The United Kingdom has been surprisingly silent about Nigeria’s harsh new laws targeting homosexuals. This would be the perfect situation for the British government to launch its much-heralded policy of cutting aid money to countries that discriminate against homosexuals, but so far British money to Nigeria keeps flowing, and British officials remain silent. There’s a reason for this – but it’s not good enough. By SIMON ALLISON.
It’s been five weeks since the UK announced, in a blaze of publicity and self-congratulation, that it would be taking a firm stand to protect gay rights in developing countries. In coordinated statements, both Prime Minister David Cameron and international development minister Andrew Mitchell explained that Britain would now reduce or redirect aid money away from countries with poor records on gay rights – specifically African countries such as Ghana, Malawi and Uganda.
To prove their seriousness, Mitchell pointed out the UK had already cut $30 million from funding to Malawi. A notable statistic, but misleading; the cuts in funding were explained previously by the department for international development as in response to something else completely (note to DFID webmaster: you really should remove statements that directly contradict what your minister says in public).
In a related development, it’s been nearly two weeks since Nigeria’s parliament passed some fairly draconian legislation making it a criminal offence for same-sex couples to get married or even to cohabit. Violation of this new law carries steep prison terms, up to 14 years. In addition, the law makes assisting in a same-sex marriage illegal, and criminalises organising, operating or supporting LGBT organisations or clubs. It’s a direct and aggressive attack on Nigeria’s homosexual community, which enjoys little to no rights as it is.
The passage of the new Nigerian anti-gay law provoked an immediate response from Britain, which revoked about R1.25-billion in aid money that flows into the country every year. Oh, wait. It didn’t. Instead of living up to its bold and brave new policy, the UK has maintained almost complete silence on the issue. There’s been no suspension or redirection of aid money. There hasn’t even been an official condemnation of the law. There’s been nothing, in fact, except business as usual.
Bobby Stansfield, spokesman for the UK’s DFID, told iMaverick that, broadly, there are two types of aid the UK gives to developing countries. The first is budget support, which is when money is given directly to the government in need and that government can disburse it as it sees fit. The second is project-specific aid; for example, money given to the health department for a specific project around HIV/Aids. As far as DFID is concerned, the penalties imposed on anti-homosexual governments could only come from budget support, to avoid penalising the poor twice (once for having to live under a discriminatory government, and then again by having key services withdrawn). Moreover, this money would never be completely cut, merely redirected to other areas in the form of project-specific support.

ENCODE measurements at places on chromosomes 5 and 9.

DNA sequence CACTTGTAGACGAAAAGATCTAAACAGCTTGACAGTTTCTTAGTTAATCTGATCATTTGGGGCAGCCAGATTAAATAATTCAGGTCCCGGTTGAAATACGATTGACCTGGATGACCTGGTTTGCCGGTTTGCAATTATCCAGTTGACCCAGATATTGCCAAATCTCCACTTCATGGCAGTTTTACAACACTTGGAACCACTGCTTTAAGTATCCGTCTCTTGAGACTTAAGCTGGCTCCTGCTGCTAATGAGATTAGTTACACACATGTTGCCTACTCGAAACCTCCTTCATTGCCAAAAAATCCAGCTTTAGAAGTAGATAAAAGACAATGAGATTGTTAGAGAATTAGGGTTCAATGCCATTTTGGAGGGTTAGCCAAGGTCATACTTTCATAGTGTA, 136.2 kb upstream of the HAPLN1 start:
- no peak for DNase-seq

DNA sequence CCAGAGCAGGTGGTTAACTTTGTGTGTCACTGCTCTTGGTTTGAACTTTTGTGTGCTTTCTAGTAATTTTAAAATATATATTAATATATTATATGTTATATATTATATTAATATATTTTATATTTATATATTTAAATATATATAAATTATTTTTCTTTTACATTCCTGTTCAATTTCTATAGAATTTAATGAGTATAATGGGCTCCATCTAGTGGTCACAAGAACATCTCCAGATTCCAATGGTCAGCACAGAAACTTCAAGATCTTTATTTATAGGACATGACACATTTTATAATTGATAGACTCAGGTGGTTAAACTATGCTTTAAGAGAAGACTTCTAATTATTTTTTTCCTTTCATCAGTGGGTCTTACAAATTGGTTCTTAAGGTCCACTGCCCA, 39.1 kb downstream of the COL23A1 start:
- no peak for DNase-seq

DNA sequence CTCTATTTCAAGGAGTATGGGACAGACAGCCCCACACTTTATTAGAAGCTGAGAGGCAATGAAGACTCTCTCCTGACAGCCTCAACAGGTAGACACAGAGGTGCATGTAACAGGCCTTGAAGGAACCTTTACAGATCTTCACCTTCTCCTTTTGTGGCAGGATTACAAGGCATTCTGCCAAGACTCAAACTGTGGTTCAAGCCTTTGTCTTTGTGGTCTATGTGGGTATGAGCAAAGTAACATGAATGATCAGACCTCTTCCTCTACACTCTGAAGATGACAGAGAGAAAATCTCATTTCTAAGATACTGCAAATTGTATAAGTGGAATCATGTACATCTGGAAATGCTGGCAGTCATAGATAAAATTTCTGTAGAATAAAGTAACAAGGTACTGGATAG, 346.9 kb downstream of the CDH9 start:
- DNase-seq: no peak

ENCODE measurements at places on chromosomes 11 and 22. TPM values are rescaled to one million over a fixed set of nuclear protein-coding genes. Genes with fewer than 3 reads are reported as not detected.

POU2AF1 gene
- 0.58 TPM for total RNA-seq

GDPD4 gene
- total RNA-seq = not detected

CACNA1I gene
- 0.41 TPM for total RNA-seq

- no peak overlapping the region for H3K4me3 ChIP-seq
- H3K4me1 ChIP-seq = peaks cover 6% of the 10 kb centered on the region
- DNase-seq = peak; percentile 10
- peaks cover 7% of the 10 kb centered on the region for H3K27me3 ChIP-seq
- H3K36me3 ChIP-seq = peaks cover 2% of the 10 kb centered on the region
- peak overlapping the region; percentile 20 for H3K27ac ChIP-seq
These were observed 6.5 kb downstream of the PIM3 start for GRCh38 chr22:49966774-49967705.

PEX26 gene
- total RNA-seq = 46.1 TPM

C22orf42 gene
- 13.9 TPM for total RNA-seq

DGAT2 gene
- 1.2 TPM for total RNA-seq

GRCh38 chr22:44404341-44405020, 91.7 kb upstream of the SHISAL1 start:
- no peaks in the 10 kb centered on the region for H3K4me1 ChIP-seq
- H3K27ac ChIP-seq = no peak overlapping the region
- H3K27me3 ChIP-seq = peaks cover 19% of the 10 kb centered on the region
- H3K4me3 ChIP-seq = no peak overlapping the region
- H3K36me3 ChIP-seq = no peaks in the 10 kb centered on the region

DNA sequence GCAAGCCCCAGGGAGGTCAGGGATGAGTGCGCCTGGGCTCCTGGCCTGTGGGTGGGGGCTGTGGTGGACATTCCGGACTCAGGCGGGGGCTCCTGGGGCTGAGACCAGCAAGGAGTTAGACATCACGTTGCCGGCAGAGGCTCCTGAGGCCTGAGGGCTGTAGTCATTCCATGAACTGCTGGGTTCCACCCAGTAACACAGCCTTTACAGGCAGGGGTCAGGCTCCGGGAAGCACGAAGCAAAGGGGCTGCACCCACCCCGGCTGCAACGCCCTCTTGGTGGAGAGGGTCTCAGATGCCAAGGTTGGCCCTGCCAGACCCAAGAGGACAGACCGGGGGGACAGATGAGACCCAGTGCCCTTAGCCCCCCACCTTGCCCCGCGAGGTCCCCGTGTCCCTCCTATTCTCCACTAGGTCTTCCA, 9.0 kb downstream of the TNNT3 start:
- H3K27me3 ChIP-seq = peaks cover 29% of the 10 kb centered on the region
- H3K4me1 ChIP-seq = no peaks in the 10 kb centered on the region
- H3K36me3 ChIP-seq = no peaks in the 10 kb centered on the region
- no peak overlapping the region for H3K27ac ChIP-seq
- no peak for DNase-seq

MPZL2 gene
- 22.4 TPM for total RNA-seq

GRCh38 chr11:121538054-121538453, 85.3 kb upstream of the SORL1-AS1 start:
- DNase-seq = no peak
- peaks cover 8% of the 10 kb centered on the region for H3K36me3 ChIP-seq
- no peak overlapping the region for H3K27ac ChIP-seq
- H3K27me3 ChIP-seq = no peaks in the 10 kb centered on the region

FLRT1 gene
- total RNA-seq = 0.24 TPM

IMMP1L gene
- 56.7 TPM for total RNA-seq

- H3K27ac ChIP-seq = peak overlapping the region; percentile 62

The problem is the Nigerian government receives no budget support. So even if the British wanted to punish them, they couldn’t because effectively there isn’t anything to cut. But this doesn’t explain their failure to fully comment on the new legislation, never mind condemn it; and it doesn’t explain why, since Cameron announced the new policy, it has not been implemented in any situation at all.
So is Britain serious about protecting gay rights? It doesn’t appear so. The initial policy was formulated seemingly without consulting gay rights groups in affected countries, some of which were outraged. A continent-wide coalition of rights groups, including the Treatment Action Campaign in South Africa, issued a statement saying Britain’s new policy was hugely detrimental to their cause as it merely increased the stigma attached to homosexuality. And since the initiative was announced, no country has been targeted under it (with the possible exception of Malawi).
In a way, this half-hearted, all-talk-no-action approach is worse than either of the other extremes: keeping quiet or taking (and implementing) a firm stance. It’s given plenty of African countries with dubious records on homosexuality the chance to condemn British interference and label gay rights as just another neo-colonial plot.
So while Cameron and his government might have earned plenty of plaudits for their strong stand in support of homosexuality in the developing world, these plaudits are misplaced until Britain can prove there is real clout behind the pretty words, and that they can use this clout in a way that advances LGBTI rights and not the international reputation of the UK. DM
Photo: Britain’s international development minister Andrew Mitchell/REUTERS
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